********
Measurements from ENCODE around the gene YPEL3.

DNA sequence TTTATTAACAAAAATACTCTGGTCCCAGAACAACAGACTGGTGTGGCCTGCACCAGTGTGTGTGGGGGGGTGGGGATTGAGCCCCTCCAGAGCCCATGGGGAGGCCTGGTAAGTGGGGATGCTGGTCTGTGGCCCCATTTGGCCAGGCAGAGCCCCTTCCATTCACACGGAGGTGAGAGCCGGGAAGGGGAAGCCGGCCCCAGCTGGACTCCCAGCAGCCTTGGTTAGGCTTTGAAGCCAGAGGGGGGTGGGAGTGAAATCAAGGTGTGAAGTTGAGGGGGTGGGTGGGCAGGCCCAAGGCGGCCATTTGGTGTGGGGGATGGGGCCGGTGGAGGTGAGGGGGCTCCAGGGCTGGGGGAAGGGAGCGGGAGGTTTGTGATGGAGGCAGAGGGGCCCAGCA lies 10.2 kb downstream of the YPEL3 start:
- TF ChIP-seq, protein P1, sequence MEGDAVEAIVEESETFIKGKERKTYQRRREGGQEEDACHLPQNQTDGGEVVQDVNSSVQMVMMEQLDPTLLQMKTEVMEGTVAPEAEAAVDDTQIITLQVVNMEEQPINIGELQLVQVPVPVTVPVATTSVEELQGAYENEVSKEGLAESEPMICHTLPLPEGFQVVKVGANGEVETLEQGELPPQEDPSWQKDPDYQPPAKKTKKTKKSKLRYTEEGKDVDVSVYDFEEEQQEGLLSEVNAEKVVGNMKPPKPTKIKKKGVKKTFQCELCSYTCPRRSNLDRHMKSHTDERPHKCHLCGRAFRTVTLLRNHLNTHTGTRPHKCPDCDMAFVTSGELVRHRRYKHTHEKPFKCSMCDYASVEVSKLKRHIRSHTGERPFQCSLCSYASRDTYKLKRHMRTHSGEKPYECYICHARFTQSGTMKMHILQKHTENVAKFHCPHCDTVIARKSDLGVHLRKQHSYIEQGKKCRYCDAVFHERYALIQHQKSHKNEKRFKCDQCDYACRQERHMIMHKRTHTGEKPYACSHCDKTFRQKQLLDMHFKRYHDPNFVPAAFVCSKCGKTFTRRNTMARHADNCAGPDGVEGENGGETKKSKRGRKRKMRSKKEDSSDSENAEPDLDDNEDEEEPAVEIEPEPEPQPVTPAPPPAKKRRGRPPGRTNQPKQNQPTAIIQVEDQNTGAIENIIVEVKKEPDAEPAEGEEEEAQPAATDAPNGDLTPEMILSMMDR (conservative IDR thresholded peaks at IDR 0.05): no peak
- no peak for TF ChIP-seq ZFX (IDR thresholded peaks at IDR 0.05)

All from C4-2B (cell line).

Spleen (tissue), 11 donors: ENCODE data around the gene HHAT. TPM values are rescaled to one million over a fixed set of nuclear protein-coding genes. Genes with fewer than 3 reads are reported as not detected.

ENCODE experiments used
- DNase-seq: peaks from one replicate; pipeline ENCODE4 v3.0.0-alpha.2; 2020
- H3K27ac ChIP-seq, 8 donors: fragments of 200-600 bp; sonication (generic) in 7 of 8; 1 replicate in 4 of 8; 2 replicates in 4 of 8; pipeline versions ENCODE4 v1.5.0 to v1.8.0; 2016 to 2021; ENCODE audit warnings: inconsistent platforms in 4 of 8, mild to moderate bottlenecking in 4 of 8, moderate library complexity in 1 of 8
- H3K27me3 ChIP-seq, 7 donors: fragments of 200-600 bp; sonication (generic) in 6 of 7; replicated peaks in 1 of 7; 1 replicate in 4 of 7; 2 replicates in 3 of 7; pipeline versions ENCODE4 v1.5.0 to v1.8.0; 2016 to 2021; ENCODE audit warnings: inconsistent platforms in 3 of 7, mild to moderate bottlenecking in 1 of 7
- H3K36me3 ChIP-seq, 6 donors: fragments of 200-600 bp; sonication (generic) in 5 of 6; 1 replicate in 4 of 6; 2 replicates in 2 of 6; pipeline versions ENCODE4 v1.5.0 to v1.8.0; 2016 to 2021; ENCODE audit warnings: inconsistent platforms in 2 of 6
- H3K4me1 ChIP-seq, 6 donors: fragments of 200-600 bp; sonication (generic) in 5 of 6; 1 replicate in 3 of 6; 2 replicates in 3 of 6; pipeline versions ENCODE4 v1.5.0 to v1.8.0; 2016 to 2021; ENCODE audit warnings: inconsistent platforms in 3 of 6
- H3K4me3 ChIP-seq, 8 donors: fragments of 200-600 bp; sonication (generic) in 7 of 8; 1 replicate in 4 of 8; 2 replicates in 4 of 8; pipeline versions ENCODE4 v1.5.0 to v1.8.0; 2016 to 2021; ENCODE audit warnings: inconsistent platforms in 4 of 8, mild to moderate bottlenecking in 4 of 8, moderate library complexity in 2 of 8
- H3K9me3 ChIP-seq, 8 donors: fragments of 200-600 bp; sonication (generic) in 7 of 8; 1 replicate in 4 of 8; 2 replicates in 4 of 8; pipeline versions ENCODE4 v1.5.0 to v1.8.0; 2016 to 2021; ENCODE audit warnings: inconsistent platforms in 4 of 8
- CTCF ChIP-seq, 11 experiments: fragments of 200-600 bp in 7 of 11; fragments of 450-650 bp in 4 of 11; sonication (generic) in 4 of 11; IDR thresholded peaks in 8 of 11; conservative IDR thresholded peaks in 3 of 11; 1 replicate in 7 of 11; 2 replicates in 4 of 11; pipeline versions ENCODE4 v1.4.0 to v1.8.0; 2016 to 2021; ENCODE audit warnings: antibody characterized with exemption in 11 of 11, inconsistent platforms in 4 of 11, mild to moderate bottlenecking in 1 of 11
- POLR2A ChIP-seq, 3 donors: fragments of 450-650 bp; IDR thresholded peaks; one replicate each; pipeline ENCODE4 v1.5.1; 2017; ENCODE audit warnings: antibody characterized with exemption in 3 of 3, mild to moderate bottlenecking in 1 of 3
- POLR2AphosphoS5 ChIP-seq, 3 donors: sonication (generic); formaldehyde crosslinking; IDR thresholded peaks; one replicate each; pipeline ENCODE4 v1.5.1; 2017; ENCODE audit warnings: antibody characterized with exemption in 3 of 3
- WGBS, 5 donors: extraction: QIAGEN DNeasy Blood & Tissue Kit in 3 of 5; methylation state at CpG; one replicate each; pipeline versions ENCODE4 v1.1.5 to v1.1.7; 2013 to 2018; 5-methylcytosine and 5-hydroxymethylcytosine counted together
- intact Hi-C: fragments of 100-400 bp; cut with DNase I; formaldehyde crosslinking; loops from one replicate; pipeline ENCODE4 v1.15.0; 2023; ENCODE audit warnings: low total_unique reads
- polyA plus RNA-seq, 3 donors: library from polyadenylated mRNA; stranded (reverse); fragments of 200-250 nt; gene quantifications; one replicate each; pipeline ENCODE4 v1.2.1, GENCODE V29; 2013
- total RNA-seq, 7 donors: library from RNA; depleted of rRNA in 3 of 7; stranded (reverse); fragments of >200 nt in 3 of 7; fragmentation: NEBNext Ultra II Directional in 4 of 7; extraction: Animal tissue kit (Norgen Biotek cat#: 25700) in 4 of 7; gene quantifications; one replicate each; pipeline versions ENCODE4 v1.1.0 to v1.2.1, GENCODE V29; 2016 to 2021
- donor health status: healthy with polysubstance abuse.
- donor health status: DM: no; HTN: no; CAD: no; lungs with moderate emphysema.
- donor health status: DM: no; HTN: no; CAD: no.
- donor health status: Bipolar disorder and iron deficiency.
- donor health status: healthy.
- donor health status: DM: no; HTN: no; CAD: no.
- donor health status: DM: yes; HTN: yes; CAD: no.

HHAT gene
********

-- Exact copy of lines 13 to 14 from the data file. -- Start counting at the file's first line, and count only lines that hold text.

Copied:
- H3K4me3 ChIP-seq, 8 donors: fragments of 200-600 bp; sonication (generic) in 7 of 8; 1 replicate in 4 of 8; 2 replicates in 4 of 8; pipeline versions ENCODE4 v1.5.0 to v1.8.0; 2016 to 2021; ENCODE audit warnings: inconsistent platforms in 4 of 8, mild to moderate bottlenecking in 4 of 8, moderate library complexity in 2 of 8
- H3K9me3 ChIP-seq, 8 donors: fragments of 200-600 bp; sonication (generic) in 7 of 8; 1 replicate in 4 of 8; 2 replicates in 4 of 8; pipeline versions ENCODE4 v1.5.0 to v1.8.0; 2016 to 2021; ENCODE audit warnings: inconsistent platforms in 4 of 8